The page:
What changed? Extracting and processing tar sands has always been a tough business. Bitumen, the fuel component, is nearly solid underground. Producers have to heat up prodigious amounts of water to melt the stuff and get it to flow toward the surface. Surface-level deposits are less technically challenging to access but no greener. These projects look very much like strip mines and have some of the same environmental impacts, which include diverting and polluting rivers and streams, causing heavy erosion, and disturbing vast areas of soil. The ponds of leftover toxic waste threaten millions of migrating birds, and studies have identified health problems in the nearby indigenous communities linked to pollution.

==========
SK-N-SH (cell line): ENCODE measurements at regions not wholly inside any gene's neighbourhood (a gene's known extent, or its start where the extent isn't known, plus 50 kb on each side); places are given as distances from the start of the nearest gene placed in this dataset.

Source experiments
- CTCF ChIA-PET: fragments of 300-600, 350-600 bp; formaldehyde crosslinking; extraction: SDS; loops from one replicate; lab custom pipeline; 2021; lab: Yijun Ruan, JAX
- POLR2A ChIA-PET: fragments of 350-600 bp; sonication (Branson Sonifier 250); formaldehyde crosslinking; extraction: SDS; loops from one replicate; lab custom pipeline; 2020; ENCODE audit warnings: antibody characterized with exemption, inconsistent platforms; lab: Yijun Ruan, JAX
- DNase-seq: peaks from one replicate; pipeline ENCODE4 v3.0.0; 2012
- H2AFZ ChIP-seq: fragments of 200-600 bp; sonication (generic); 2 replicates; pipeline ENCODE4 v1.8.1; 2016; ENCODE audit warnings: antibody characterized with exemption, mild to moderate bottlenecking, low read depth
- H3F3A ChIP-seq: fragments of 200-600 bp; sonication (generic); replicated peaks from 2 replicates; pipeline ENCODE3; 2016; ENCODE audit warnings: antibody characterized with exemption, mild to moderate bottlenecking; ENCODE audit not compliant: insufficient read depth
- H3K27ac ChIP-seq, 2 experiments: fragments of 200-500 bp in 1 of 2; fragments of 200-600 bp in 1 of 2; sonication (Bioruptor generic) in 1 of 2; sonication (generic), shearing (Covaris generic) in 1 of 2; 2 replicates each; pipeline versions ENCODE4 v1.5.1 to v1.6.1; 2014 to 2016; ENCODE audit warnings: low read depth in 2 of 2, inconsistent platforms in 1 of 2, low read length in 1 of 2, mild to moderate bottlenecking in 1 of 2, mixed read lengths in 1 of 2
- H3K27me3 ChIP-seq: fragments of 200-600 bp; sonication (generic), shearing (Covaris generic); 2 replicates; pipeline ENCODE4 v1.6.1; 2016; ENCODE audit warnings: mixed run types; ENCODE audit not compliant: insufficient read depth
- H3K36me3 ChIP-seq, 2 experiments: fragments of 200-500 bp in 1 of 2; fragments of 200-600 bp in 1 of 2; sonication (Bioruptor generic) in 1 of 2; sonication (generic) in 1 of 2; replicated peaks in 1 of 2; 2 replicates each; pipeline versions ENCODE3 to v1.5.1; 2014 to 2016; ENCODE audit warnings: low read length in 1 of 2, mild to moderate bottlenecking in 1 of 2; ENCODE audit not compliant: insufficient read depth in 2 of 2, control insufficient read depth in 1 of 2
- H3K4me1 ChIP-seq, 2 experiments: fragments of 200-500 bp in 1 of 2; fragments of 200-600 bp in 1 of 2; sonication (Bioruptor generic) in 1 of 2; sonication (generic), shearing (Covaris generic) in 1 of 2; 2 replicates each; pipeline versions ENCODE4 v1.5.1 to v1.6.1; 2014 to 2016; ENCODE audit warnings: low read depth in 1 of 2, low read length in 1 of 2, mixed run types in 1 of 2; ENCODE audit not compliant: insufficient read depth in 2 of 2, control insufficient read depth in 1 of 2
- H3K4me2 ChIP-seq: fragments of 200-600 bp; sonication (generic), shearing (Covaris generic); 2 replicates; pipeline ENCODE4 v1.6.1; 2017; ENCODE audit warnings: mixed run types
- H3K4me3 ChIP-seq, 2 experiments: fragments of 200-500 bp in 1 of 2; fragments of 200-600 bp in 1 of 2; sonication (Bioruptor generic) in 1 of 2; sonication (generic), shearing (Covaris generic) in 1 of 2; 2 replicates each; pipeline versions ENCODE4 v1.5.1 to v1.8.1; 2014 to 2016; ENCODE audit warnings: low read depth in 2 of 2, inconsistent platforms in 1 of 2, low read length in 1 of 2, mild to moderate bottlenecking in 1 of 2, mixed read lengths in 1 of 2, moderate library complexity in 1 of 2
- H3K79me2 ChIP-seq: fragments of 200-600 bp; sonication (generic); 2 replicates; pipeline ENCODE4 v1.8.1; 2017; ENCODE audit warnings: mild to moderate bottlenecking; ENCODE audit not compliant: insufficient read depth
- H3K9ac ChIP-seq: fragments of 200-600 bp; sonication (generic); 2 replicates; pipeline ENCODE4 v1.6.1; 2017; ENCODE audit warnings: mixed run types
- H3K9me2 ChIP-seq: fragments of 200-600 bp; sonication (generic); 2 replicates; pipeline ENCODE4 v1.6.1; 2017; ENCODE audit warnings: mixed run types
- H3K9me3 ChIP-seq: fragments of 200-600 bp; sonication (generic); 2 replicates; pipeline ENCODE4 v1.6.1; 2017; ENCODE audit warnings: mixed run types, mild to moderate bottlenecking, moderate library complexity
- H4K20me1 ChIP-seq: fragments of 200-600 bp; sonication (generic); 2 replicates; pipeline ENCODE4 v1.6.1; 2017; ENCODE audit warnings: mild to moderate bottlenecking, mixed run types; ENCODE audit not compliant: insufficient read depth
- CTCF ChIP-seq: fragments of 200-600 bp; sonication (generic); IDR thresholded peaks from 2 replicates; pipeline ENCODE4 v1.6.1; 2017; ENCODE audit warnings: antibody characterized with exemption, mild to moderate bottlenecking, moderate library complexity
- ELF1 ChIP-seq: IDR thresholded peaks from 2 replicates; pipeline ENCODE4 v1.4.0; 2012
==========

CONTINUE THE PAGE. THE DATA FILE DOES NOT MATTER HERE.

Extracting the bitumen also demands large investments in machinery; the heavy, sticky crude requires large processing facilities to prepare it for transport. In order to make the tar sands bitumen marketable, producers have to heat the thick sludge to 500 degrees, which requires plenty more energy. All things considered, the energy you can get from burning a barrel of tar sands oil only barely exceeds the energy required to produce it.
And it doesn’t help that most of the stuff is buried in Alberta’s remote northeast. To call the area God’s country requires the iffy assumption that God remembers where he put it. Getting equipment and people to the tar sands region costs loads of money.